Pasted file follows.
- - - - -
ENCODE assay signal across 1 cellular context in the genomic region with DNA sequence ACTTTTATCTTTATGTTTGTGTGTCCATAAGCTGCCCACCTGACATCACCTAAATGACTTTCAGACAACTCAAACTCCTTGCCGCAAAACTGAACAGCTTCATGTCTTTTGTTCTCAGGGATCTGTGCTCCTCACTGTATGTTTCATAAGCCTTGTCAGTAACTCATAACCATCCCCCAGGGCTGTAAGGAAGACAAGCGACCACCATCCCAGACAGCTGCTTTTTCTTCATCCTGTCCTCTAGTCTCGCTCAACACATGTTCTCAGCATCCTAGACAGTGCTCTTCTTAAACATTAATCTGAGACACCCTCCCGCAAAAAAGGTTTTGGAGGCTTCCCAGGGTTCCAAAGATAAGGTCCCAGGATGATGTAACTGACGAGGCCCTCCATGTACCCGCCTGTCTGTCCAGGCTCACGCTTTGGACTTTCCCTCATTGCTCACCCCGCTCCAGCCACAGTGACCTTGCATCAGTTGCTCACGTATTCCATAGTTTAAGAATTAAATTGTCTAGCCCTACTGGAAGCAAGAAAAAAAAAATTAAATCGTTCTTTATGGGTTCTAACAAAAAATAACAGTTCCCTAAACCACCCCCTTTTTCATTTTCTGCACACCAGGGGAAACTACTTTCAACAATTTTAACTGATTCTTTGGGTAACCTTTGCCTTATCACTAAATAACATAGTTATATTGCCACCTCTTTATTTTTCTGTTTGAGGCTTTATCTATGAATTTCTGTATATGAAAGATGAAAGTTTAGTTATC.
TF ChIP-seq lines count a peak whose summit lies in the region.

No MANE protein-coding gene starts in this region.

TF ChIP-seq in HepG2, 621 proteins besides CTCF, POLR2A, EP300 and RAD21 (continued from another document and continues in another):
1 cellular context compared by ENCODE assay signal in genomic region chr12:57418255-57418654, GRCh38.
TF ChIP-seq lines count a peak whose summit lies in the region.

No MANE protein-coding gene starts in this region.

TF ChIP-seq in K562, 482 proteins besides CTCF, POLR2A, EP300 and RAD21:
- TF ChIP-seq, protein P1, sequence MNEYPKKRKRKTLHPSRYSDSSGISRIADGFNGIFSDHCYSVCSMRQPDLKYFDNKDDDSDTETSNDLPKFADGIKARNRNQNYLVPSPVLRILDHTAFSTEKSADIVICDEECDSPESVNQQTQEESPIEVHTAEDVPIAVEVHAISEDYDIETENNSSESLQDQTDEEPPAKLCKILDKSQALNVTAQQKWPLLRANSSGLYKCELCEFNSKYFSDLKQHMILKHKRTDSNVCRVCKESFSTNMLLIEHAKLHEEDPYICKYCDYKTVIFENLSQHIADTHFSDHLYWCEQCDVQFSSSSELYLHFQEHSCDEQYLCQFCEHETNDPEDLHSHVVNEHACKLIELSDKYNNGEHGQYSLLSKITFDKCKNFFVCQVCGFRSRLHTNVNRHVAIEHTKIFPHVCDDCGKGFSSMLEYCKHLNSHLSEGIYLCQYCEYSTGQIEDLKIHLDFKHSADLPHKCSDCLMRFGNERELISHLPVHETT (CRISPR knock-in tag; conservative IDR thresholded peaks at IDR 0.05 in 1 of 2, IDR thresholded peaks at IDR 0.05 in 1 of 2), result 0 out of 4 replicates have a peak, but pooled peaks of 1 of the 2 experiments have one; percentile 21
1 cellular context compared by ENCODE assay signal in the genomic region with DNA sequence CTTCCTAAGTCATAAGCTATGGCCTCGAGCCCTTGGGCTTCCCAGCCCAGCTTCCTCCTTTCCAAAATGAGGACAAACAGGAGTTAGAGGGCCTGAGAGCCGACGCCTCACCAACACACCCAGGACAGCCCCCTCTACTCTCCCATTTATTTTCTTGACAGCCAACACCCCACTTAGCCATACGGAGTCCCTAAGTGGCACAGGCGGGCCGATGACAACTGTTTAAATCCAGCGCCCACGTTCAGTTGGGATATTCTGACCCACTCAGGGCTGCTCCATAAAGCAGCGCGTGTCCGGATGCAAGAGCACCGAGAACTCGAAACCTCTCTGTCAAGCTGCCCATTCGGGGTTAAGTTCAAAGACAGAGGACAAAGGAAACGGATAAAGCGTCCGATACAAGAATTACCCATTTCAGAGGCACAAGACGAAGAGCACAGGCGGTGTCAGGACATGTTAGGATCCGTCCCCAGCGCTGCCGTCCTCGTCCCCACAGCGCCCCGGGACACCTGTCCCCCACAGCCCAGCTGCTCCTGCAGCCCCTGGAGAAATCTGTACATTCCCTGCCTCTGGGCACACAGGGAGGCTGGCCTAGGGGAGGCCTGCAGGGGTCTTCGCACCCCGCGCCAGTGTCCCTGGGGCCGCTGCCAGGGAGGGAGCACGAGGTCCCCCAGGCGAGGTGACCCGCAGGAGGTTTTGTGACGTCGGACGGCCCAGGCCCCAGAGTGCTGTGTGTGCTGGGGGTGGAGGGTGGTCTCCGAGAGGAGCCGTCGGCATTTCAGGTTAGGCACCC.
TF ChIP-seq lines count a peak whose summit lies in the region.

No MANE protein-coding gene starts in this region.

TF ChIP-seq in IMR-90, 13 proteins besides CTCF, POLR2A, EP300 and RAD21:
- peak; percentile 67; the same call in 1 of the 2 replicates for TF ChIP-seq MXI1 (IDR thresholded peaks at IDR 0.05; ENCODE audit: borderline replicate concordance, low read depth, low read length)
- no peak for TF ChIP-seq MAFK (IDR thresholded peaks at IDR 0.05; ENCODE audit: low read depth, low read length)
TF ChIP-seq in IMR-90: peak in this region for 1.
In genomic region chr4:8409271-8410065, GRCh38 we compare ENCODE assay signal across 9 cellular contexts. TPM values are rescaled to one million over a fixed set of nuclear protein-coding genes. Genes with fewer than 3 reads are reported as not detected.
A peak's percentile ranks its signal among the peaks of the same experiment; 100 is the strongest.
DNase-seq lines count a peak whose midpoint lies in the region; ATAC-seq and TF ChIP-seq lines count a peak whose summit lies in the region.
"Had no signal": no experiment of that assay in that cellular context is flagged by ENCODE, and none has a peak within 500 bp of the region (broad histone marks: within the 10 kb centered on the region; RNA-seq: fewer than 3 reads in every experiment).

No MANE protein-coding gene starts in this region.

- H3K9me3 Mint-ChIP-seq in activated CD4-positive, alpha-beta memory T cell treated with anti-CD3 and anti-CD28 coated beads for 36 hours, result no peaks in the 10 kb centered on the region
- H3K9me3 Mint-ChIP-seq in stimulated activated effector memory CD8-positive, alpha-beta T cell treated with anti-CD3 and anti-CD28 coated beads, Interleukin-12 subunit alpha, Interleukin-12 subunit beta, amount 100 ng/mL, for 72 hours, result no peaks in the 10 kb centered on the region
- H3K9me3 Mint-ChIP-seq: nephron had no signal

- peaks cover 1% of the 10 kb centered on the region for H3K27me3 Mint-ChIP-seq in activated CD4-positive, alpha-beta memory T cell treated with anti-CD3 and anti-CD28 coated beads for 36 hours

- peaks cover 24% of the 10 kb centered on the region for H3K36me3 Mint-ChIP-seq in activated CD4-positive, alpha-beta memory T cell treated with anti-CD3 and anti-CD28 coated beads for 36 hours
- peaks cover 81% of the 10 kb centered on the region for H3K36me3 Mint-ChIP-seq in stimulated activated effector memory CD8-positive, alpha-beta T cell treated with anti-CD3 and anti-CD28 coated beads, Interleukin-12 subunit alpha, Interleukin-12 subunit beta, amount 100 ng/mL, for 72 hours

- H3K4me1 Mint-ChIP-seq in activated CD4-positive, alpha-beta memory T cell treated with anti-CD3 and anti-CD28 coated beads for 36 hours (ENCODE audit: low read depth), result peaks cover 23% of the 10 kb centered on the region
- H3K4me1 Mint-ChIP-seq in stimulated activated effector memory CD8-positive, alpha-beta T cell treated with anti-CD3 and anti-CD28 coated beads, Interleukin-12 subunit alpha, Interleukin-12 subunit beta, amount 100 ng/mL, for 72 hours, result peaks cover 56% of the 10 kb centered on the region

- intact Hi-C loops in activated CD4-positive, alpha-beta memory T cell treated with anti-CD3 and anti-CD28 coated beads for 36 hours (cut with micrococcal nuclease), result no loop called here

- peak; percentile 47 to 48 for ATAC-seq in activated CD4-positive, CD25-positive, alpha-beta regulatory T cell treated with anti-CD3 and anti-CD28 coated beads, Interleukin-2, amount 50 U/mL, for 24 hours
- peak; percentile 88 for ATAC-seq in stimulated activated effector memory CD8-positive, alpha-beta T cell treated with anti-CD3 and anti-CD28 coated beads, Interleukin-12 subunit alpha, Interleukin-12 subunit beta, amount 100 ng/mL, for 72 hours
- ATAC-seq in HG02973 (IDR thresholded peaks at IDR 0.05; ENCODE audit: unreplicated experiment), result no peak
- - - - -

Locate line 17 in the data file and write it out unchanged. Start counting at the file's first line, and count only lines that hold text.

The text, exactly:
In genomic region chr4:8409271-8410065, GRCh38 we compare ENCODE assay signal across 9 cellular contexts. TPM values are rescaled to one million over a fixed set of nuclear protein-coding genes. Genes with fewer than 3 reads are reported as not detected.